In all the viscosity breakdown of the past week, it’s interesting to note what trifles lodge in your Hate sac. Amidst the many conspicuous displays of corporate morality plumage, the one by Walmart CEO Doug McMillon seemed as mundane as a $10 toaster. Though embedded in his pompous platitudes against “white supremacy” was a presumption of astonishing gall. See if you can pick it out.
A Message From Doug
Respect for the individual is one of our core beliefs at Walmart. And the role we play in communities around the country to build a more diverse and inclusive society is more critical than ever as the tragic events in Charlottesville over the weekend painfully reminded us. Our prayers are with the victims and their families.
As we watched the events and the response from President Trump over the weekend, we too felt that he missed a critical opportunity to help bring our country together by unequivocally rejecting the appalling actions of white supremacists. His remarks today were a step in the right direction and we need that clarity and consistency in the future.
Our country is facing some very difficult issues that require our elected officials, business leaders and community-based organizations to work together. Representing a company with the largest and one of the most diverse groups of associates in the U.S., and an even more diverse customer base of tens of millions of customers, we believe we should stay engaged to try to influence decisions in a positive way and help bring people together. I will continue to strongly advocate on behalf of our associates and customers, and urge our elected officials to do their part to promote a more just, tolerant and diverse society.
Thank you for representing Walmart and our values today — and every day.
Our values: Getting filthy rich selling 25 cents/hour Chinese plastic on a three percent margin. I hope you weren’t looking for something more exalted than that. Though compared to foreign chicken-slavers like Tyson, Walmart is comparatively a blood and soil business.
I did say comparatively.
Note the claim made about Walmart’s role in “communities around the country.” To build a more diverse society. My first candid response was: Go to hell, you oily shit. No one granted you authority to alter the demographic composition of society. It’s a statement of inconceivable arrogance coming from an unelected mouthwash and microwave salesman.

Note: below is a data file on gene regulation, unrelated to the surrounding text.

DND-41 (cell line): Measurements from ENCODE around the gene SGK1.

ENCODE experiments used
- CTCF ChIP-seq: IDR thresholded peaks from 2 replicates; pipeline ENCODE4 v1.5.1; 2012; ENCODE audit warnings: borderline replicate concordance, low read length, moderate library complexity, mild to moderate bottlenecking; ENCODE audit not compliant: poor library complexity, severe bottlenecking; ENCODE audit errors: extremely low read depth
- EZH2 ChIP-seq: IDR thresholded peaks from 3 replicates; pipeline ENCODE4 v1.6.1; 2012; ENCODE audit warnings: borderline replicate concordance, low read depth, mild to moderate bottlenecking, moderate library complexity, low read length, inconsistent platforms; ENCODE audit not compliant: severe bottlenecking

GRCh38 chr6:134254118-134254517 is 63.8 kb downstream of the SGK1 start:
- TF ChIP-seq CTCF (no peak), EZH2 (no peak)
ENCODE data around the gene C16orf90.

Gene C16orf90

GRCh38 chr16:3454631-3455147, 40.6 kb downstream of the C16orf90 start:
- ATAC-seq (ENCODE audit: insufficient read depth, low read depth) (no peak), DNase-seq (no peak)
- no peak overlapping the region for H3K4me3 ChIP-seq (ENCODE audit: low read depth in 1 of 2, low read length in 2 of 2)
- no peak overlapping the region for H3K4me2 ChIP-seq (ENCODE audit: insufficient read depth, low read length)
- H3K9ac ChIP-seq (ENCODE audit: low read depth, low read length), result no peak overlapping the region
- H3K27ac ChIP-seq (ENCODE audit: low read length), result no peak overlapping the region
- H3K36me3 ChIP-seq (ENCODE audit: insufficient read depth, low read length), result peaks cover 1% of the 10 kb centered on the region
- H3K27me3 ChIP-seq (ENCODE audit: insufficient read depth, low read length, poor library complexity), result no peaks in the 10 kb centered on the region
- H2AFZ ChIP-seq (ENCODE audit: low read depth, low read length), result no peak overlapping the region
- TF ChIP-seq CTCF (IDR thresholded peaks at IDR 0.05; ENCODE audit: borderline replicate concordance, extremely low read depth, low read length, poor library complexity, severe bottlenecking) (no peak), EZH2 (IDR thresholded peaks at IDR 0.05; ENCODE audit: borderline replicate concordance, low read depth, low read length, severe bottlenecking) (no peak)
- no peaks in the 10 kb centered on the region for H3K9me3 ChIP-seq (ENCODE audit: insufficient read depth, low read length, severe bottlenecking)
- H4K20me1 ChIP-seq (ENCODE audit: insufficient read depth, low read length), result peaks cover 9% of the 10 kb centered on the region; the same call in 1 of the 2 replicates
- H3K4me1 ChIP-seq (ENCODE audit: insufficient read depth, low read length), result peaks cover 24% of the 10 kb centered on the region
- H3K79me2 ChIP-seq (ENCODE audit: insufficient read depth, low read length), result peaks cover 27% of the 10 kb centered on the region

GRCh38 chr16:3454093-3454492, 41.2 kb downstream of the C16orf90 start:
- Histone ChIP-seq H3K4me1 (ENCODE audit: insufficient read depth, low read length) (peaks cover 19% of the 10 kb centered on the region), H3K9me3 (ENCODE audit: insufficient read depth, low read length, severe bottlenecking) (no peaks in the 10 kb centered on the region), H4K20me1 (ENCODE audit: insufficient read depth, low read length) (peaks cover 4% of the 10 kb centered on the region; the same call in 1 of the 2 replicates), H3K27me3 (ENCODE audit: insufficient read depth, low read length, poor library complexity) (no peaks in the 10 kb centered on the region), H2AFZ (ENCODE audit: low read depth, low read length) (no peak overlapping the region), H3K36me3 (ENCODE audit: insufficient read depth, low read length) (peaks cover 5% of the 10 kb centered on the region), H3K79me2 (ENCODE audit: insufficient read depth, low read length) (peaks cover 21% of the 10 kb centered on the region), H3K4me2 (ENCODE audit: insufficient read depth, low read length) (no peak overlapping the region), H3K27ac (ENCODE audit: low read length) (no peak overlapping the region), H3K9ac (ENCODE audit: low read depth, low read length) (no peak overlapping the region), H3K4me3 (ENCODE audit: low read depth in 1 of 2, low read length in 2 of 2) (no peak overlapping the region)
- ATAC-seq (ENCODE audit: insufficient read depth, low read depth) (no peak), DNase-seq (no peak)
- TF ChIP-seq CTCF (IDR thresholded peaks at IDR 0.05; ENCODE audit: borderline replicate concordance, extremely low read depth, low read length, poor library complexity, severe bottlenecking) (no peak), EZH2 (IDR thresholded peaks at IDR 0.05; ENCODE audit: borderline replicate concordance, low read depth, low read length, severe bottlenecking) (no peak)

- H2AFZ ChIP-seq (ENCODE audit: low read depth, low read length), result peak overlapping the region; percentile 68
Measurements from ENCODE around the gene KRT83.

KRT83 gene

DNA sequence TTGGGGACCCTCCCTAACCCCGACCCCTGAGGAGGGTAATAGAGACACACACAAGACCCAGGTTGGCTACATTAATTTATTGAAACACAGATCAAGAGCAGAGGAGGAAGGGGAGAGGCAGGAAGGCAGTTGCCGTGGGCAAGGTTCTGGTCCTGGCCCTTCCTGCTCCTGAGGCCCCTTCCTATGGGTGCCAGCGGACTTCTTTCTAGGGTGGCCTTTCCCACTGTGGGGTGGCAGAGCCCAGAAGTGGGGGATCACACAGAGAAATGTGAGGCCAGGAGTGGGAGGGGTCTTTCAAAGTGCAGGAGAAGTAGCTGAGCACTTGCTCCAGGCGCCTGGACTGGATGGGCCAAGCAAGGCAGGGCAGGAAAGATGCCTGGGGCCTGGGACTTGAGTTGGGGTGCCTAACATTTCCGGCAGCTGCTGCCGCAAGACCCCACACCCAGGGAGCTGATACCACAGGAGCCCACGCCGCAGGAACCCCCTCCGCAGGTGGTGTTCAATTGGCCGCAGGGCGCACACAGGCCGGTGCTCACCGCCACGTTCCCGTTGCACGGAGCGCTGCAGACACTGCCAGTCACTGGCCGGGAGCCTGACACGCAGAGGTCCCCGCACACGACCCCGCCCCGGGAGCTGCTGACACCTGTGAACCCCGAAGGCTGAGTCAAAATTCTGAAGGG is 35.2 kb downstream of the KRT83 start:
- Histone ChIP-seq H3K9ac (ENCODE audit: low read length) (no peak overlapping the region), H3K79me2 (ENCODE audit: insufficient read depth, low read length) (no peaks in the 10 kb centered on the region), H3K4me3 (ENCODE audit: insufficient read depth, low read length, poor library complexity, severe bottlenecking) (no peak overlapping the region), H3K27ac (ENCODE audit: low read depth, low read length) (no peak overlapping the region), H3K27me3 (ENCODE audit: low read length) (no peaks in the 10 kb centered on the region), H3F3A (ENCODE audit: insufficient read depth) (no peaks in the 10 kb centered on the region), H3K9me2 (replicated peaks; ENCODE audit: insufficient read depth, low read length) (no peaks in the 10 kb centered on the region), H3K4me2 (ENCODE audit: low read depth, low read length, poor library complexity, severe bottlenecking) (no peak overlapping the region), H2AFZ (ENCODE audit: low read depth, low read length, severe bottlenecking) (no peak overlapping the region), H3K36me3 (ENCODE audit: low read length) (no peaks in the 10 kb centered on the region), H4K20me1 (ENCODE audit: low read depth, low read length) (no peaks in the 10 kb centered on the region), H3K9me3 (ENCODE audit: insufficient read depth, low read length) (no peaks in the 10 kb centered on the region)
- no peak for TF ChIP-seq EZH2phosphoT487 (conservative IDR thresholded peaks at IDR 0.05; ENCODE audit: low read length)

Further, that this imbecile can’t correlate the obvious and inevitable results of the diverse society he has tasked himself with building to the “tragic events in Charlottesville” he claims to lament makes him particularly well suited to lead a global corporation. That is to say: I’m so distraught about this fire, I’ve committed to piling on more wood.
For those wondering whether Mr. McMillon’s community diversification plan falls within his office’s jurisdiction I consulted the Walmart bylaws and governance guidelines, both of which were unsurprisingly silent in regard to this alleged responsibility. Truly I am loath to be so pedantic, though hearing a multinational executive openly state their intention to replace a native population (mine in particular) offers substantial motivation to revoke the corporate charter.
But how broad is this diversification initiative anyway?
Walmart owns several subsidiary retail facilities in African countries, such as Botswana, Ghana, Kenya, Lesotho, Malawi, and Mozambique, among several others. Is the company also working to “build a more diverse society” in these locales? Unfortunately Rwanda looks to be devoid of SuperCenters, otherwise I would have suggested a healthy, diverse mingling of Tutsis and Hutus.
Zimbabwe also appears to offer a bottom-floor expansion opportunity. Though I’d counsel particular caution if Mr. McMillon is inclined to grow radishes there while scouting for ground to break.
Walmart additionally has joint ventures in China. Thus I do hope the CEO clearly expresses his intention to diversify the major cities away from their traditional Han majority when he is next supping with his hosts in Peking. Imagine explaining that your company’s sacred role is to lower the population percentage of those people foolish enough to embrace your business. As in every aspect of modernity’s inverted morality, placing its presumptions outside our borders immediately cast them into absurdity. Only whitey ever buys this shlock.
But he’s a seemingly insatiable customer. And once a cunning merchant finds a demand to be replaced, you can be sure he will inundate the market with supply.